Am I Introverted?
Updated: Apr 6, 2022
There have been personality tests circling the internet and social media for ages now, especially those BuzzFeed quizzes. But, what do you really know about introversion? Do they get it right? Even in the age of information, people still often misunderstand and misuse the term, introversion.
What is Introversion?
Most simply put, those identifying with introversion tend to need alone time to recharge their inner energy reserves while those who are more extroverted fill their energy reserves by being around or socializing with people. Introverts also tend to process information at length and react more cautiously, but extroverts tend to react and reflect almost at the same time.
Introversion and extroversion exist on a spectrum, so there is rarely a person who only has introverted or extroverted tendencies. If you have both traits split down the middle, you are an ambivert, so you have the best of both worlds.
Common misunderstandings of introverts:
People who are more introverted are just people. They too can be loud, friendly, fun, “life of the party,” and smart. They just need time to recharge alone and be allowed time to process their environment at their own pace. Introverts are sometimes associated with highly sensitive people, which is a different topic and can be explored more by clicking here.
What Causes Introversion?
Introversion/extroversion are innate temperaments, which people are born with. When an introverted person grows up with parents nurturing their introversion, they can grow up to be a confident and well-adjusted adult. When an introverted person does not grow up with nurturing parents, they can grow up thinking there is something wrong with them since introverted traits are not valued by society, which can cause more emotional distress.
If you are interested, there are different types of introverts, such as social, thinking, anxious, and restrained/reserved introverts. This link has more information:
What Can Be Done About Introversion?
Embrace it. Definitely easier said than done, right? As far as I know, there are no “cures” for introversion. I don’t believe it needs to be “cured.” People who are more introverted actually have many advantages, such as being a good listener, creative, rich inner world, keen observer, and more.
For many, embracing their introverted nature leads to them flourishing in their lives, so the following tips/tricks are based on embracing your introversion:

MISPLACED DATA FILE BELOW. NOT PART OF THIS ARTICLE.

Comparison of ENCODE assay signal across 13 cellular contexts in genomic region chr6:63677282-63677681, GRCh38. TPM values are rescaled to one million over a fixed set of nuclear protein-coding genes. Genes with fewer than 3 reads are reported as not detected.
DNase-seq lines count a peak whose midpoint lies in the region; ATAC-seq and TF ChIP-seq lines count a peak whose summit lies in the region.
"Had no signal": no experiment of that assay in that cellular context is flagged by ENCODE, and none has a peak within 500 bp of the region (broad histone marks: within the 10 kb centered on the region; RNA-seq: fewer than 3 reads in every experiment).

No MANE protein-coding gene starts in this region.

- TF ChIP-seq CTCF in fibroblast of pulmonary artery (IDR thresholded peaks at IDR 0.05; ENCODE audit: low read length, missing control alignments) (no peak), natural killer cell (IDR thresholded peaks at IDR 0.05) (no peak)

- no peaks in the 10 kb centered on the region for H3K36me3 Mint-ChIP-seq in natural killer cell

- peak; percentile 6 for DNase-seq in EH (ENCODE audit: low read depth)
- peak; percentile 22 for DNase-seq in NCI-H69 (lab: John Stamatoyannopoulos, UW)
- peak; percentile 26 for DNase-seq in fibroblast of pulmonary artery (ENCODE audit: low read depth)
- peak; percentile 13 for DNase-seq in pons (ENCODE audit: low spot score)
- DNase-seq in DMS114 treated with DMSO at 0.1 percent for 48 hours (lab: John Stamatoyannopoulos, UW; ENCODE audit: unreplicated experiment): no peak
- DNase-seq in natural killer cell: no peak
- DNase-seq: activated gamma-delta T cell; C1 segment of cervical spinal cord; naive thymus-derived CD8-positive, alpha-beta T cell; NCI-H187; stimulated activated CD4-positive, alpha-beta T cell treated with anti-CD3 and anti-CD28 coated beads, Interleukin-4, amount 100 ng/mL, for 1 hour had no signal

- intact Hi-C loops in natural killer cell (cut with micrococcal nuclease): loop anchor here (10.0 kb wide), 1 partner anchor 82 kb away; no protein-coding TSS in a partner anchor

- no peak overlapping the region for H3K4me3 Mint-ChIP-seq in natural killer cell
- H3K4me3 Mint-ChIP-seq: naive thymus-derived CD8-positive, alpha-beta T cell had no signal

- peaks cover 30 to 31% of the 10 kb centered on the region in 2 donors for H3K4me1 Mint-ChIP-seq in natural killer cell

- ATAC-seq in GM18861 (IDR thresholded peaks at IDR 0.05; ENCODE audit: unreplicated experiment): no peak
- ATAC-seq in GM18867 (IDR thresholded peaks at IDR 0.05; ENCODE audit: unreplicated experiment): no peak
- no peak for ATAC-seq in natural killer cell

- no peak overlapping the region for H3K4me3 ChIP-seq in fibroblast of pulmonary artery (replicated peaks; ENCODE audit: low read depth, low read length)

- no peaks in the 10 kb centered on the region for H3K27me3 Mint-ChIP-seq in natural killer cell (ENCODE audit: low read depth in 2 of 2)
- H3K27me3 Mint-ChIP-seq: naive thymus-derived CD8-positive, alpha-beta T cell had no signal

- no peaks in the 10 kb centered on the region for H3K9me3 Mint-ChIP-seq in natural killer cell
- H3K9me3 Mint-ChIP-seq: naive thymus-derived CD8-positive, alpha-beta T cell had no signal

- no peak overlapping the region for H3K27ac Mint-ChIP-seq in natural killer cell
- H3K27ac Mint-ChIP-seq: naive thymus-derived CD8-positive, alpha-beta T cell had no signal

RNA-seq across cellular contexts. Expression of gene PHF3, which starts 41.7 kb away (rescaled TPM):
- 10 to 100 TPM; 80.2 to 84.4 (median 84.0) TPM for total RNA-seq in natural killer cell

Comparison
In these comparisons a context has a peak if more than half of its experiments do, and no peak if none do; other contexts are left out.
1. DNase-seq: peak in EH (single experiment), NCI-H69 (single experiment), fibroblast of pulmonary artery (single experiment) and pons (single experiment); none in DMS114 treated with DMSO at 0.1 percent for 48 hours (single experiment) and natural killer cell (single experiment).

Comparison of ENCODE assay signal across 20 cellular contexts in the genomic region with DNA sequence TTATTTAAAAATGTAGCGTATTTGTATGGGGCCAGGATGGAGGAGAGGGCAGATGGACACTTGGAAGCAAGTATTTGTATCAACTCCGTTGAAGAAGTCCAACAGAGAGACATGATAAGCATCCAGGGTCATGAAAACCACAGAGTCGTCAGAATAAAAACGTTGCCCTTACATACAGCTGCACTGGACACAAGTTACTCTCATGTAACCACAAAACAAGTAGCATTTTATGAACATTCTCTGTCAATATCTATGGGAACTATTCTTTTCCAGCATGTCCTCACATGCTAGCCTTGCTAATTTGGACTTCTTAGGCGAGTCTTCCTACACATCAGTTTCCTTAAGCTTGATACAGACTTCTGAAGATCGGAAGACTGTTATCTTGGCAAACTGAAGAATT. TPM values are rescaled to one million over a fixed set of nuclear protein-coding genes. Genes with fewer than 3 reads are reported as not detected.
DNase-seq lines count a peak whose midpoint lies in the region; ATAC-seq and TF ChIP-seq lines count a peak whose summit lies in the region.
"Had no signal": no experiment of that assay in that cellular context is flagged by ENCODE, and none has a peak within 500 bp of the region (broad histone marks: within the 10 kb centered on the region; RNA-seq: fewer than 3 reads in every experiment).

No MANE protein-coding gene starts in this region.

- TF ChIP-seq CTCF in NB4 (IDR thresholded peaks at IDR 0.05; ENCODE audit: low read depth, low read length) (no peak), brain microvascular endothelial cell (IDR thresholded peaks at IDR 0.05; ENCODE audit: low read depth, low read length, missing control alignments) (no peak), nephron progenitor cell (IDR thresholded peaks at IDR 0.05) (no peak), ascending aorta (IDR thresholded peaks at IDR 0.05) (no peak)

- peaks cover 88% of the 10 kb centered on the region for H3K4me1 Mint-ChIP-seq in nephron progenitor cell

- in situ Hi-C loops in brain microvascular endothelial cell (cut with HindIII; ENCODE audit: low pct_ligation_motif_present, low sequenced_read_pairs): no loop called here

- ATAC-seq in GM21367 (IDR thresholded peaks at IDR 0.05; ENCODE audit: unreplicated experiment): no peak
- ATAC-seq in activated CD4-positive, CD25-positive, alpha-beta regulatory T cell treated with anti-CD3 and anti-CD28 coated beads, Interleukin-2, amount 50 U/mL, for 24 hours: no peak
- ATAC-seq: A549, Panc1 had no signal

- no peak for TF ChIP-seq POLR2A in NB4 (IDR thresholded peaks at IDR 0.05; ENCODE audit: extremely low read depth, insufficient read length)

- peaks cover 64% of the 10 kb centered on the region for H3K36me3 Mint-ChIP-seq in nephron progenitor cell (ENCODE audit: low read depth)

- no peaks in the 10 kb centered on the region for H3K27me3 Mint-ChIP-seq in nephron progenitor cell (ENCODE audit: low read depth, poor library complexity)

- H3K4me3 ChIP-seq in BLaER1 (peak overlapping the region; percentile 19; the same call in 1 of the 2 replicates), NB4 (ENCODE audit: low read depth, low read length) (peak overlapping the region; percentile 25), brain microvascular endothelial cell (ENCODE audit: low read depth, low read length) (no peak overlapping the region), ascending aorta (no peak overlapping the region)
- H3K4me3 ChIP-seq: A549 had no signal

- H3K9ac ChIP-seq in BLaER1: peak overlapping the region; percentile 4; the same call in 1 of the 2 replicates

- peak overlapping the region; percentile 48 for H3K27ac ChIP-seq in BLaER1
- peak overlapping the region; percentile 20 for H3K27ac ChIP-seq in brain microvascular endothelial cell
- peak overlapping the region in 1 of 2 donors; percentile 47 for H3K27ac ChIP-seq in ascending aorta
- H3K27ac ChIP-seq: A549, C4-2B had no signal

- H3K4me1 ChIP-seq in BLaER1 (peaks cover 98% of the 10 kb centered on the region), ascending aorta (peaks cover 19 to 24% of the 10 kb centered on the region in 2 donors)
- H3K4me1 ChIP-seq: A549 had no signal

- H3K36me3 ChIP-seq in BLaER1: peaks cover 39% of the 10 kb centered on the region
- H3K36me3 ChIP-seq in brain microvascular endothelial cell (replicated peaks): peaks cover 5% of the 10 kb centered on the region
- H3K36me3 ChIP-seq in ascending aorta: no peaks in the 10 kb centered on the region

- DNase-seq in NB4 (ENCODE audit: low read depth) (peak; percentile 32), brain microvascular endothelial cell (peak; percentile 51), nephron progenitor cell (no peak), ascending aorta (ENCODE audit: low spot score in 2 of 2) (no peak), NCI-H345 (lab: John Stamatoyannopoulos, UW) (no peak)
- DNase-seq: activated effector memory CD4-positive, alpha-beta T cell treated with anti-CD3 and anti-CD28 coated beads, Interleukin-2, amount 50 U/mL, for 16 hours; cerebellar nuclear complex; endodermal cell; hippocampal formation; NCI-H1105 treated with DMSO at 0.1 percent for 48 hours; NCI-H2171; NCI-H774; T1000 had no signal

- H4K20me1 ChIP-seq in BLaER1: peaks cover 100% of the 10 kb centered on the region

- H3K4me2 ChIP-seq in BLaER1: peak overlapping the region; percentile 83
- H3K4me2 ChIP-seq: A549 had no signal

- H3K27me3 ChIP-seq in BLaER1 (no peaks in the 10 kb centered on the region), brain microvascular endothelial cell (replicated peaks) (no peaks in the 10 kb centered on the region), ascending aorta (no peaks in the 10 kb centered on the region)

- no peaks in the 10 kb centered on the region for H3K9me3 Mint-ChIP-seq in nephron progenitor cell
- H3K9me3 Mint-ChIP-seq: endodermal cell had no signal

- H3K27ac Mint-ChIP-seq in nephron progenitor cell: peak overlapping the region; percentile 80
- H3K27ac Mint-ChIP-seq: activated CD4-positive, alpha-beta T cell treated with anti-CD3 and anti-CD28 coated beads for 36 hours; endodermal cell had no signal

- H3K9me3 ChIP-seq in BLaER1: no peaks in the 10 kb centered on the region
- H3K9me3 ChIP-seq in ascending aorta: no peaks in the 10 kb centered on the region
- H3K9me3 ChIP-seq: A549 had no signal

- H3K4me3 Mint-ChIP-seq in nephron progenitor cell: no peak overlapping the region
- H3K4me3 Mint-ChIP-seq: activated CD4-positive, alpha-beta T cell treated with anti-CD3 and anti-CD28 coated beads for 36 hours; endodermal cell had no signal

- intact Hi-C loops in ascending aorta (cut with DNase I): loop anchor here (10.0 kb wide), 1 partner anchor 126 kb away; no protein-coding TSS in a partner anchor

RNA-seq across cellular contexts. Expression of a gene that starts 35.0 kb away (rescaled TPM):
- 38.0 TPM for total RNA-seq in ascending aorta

Look inwards at your strengths as an introvert
For example, you can be a good listener, keen observer, have a vibrant inner world, etc.
Prioritize what is important
Such as alone time to recharge to decrease future irritability and feeling overwhelmed
Set healthy boundaries with self and others
Find supportive and understanding individuals, which can sometimes mean stepping out of your comfort zone
Make sure to reward yourself for going outside of your comfort zone if you do
This online introvert community may be helpful:
If you feel uncomfortable speaking in certain settings, try out the following:
Practice/write down your response, so you will not forget it when it is your turn to speak
Engage in deep breathing/mindfulness exercises before and after speaking
Learn more about introversion
Highly recommend this book:
If you are not a reader, feel free to watch her Ted talk:
At the end of the day, if you are more introverted, there is nothing wrong with you. The world we live in often values the wrong things, such as the loudest voice in the room as the smartest. Oftentimes, we probably should not be following them. To further illustrate this, these are some well-known successful introverts: Albert Einstein, Rosa Parks, Bill Gates, Steven Spielberg, Abraham Lincoln, Emma Watson, Mahatma Gandhi, Dr. Seuss, Steve Wozniak, and Barack Obama (Rampton, 2015).
If you are struggling with your introversion and want therapeutic services with us, feel free to reach out to us through our site.
Stay tuned. The next topic is "Values."
“It’s interesting, because people say things to me like, “It’s really cool that you don’t go out and get drunk all the time and go to clubs,” and I’m just like, I mean, I appreciate that, but I’m kind of an introverted kind of person just by nature, it’s not like a conscious choice that I’m making necessarily. It’s genuinely who I am… Coming to realize that about myself was very empowering, because I had felt like, Oh my god, there must be something wrong with me, because I don’t want to go out and do what all my friends want to do.” By Emma Watson
Rampton, J. (2015, July 20). 23 of the Most Amazingly Successful Introverts in History. Inc. https://www.inc.com/john-rampton/23-amazingly-successful-introverts-throughout-history.html
Written by Elena Duong, Psy.D.
Edited by Susanna La, Ph.D.